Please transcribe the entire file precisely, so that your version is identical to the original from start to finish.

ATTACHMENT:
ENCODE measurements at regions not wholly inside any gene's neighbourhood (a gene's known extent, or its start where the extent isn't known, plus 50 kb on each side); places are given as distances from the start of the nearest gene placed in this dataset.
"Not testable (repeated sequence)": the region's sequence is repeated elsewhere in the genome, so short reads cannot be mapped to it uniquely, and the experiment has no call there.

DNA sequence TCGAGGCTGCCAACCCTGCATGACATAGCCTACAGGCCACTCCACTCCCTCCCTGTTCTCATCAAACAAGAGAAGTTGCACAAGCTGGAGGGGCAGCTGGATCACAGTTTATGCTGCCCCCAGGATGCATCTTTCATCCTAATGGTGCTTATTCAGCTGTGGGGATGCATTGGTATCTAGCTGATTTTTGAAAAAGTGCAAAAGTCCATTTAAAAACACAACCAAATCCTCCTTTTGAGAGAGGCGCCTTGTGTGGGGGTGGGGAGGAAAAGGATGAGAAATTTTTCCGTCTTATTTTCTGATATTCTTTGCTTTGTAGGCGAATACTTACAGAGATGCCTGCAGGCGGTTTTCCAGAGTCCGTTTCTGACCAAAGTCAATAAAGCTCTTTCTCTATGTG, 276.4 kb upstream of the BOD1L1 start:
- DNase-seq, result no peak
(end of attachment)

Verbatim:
ENCODE measurements at regions not wholly inside any gene's neighbourhood (a gene's known extent, or its start where the extent isn't known, plus 50 kb on each side); places are given as distances from the start of the nearest gene placed in this dataset.
"Not testable (repeated sequence)": the region's sequence is repeated elsewhere in the genome, so short reads cannot be mapped to it uniquely, and the experiment has no call there.

DNA sequence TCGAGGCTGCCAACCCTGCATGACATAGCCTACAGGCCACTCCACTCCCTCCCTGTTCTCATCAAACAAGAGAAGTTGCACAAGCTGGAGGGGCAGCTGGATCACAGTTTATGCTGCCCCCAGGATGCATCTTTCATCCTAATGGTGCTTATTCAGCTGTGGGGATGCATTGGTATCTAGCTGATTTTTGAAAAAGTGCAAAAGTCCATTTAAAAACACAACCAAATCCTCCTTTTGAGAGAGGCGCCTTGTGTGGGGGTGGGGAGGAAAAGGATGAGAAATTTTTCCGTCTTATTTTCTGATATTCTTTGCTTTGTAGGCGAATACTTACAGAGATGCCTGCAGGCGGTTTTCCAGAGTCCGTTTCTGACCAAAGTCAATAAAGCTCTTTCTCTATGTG, 276.4 kb upstream of the BOD1L1 start:
- DNase-seq, result no peak